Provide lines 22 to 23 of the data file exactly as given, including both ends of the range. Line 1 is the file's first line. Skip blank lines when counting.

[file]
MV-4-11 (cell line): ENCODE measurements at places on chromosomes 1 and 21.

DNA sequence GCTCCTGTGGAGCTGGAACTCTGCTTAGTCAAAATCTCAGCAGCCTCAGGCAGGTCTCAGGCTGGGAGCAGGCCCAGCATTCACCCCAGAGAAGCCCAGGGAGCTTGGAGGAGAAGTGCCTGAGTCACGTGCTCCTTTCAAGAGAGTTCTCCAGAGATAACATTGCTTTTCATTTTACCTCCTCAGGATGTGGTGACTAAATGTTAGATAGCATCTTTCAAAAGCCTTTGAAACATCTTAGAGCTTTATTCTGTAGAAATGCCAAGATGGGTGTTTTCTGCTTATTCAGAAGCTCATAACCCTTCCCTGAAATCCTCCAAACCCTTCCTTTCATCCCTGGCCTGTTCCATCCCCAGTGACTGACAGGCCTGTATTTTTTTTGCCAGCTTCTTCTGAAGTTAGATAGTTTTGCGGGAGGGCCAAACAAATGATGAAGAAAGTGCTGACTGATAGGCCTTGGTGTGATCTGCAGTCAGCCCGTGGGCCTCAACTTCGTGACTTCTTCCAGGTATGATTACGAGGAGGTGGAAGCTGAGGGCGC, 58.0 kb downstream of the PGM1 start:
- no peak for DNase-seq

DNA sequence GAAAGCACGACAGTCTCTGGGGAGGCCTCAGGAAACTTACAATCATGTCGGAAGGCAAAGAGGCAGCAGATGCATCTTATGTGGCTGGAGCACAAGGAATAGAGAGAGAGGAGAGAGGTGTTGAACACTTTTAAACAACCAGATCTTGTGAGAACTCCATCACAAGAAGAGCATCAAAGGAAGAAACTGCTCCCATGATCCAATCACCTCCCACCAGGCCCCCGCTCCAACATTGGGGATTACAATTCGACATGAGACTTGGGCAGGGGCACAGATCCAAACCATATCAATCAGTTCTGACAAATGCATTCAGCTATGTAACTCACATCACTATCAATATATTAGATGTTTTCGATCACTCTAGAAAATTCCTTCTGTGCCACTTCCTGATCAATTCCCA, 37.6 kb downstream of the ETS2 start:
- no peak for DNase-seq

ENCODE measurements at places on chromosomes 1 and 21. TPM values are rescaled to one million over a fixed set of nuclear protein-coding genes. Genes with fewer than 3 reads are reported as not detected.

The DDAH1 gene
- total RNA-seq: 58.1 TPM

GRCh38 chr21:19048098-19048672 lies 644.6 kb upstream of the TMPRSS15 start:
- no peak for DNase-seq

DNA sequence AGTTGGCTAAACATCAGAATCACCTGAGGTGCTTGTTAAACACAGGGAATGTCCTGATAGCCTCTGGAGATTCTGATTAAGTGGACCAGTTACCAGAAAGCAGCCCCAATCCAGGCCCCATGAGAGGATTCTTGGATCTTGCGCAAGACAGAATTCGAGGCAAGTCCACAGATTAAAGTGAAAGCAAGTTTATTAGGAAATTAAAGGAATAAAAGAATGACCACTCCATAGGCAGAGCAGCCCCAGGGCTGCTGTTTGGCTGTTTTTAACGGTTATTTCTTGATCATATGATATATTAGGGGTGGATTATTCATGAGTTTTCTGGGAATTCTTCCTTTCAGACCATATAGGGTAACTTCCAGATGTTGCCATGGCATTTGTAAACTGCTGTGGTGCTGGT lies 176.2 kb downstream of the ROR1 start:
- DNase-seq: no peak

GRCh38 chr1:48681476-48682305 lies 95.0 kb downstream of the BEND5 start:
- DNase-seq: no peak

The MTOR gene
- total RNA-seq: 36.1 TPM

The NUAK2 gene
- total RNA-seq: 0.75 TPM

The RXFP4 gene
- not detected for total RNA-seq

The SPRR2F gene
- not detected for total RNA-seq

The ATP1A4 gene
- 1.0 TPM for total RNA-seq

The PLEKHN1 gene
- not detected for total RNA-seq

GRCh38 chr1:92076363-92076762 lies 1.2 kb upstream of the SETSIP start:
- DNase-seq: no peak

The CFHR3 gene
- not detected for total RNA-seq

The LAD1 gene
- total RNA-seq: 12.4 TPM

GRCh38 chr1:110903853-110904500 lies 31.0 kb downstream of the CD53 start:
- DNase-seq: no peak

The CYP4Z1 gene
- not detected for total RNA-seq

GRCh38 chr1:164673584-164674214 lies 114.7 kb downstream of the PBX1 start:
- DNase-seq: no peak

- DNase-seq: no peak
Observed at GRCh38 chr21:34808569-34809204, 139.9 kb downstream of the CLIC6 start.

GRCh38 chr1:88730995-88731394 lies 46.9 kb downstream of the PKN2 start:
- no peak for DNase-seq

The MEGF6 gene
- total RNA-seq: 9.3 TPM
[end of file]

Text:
- not detected for total RNA-seq

The ATP1A4 gene